Tuesday, 12 July 2011

Ruth Tetlow reports on the recent Birmingham Peace Walk in Lozells

I was one of about 40 people who enjoyed taking part in the annual Birmingham Peace Walk on Saturday. Thanks to Lozells Project and the Faith in Lozells interfaith group, and to Pall Singh in particular, we visited four different places of worship within the morning. At each one we were welcomed and friendships were made and strengthened as we walked through the streets of Lozells together. The purpose was to recognise that all faiths have much in common, and that they can live and work together for peace.

The starting point was the Buddhist Maha Vihara in Hockley. Yann Lovelock, Secretary of the Vihara, told us the story of the Buddhist community in the area and how the Maha Vihara serves Buddhists from several different national origins. The Maha Vihara also serves the local community, under the able leadership of the Ven Kassapa. Although Buddhism is recognised as a faith, Buddhists do not worship God, but practise meditation to free themselves of worldly attachment. This enables them to live with compassion and selflessness.

We followed the Peace Walk banner on to St Mary’s Convent in Hunters Road, where we were welcomed by Sr Helen, the leader of the Roman Catholic community there. The Sisters of Mercy follow a long tradition of service to the poor, and are able to use their beautiful premises for conferences and retreats. At present they are trying to involve local young people in setting up a food bank, to serve the community. Sr Helen explained that they are following the way of Jesus Christ, who had a special empathy with those who are excluded.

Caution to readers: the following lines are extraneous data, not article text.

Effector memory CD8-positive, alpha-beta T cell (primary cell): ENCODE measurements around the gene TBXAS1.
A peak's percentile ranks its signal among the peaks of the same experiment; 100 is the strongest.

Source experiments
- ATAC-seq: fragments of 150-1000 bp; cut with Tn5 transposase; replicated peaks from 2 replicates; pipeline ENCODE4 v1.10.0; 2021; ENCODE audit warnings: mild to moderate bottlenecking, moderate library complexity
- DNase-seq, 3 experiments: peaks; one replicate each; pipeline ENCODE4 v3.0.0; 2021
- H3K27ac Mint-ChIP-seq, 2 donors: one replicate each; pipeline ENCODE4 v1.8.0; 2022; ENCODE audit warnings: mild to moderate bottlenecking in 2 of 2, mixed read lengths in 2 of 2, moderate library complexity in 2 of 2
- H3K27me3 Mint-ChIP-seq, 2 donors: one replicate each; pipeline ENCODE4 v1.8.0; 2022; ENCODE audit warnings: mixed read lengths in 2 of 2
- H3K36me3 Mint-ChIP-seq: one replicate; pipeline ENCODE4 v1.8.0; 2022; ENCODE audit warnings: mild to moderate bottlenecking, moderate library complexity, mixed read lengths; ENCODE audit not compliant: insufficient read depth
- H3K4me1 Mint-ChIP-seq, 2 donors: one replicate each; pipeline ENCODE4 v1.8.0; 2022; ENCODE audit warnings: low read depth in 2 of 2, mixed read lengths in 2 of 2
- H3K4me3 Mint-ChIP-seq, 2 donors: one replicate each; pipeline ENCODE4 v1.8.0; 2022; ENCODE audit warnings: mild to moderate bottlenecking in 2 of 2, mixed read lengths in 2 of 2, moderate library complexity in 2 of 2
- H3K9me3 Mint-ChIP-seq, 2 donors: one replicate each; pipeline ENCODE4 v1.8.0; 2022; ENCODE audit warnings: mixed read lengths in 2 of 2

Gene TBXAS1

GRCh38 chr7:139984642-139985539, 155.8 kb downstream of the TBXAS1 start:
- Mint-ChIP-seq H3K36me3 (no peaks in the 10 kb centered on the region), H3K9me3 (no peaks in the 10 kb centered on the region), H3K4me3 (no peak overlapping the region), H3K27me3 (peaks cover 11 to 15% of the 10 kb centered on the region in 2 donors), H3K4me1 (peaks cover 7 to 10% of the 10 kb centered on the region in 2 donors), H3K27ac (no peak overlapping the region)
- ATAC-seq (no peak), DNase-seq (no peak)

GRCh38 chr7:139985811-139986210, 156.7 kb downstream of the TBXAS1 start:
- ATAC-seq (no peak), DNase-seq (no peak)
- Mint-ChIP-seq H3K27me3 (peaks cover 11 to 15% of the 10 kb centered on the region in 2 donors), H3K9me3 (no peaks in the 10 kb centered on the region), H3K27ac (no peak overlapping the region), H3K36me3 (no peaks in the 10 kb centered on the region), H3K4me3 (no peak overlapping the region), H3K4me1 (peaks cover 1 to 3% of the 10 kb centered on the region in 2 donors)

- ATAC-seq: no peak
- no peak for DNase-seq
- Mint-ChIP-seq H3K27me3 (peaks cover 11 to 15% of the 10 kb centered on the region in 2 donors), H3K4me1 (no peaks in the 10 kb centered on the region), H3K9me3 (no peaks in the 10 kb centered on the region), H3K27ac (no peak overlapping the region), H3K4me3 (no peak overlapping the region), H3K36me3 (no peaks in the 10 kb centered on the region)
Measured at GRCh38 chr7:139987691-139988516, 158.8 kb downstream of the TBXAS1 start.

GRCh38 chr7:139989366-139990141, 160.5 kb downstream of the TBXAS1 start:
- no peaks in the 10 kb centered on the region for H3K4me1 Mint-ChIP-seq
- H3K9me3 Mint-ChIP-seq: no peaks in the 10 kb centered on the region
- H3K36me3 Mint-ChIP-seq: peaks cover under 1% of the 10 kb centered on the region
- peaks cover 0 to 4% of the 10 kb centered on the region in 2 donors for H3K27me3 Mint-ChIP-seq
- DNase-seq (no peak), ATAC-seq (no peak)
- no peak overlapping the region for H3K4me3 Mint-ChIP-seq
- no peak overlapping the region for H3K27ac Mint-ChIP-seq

We then went to the Faizul Quran Mosque in Lozells Rd. We were warmly welcomed by Matloob Hussein and also met Imam Shabraz Khan. They told us how they worked for 10 years to build the beautiful mosque they now have and about the prayers and classes that take place there. They also spoke about the effect of the riots in the area a few years ago and their efforts to prevent such disturbances happening again. We should have liked to have learnt more about the beliefs which motivate Muslims.

Finally, we walked to the Sri Dashmesh Sikh Temple in Wheeler St. We all willingly covered our heads in accordance with Sikh practice. We were welcomed into a small prayer hall, with the Guru Granth Sahib as its focal point. This is the Sikh scriptures, which to them is a living Guru. We were addressed by two prominent Sikh community leaders, Dr Jagjit S. Taunque and Mr Sohal. We then experienced the famous Sikh hospitality of the langar, or community dining room, where home cooked vegetarian food is freely available to all comers.

At each place we read the famous prayer attributed to St Francis of Assisi:

Lord, make us an instrument of your peace
Where there is hatred, let us sow love,
Where there is injury, pardon,
Where there is doubt, faith,
Where there is despair, hope,
Where there is darkness, light,
Where there is sadness, joy.

We felt we had made another small step on behalf of harmony in Lozells, through praying for peace at each place, and encouraging places of worship to be open to others in the community. We were very aware of how much we still had to learn about our neighbours’ beliefs and customs.

Ruth Tetlow: Faith Encounter Programme


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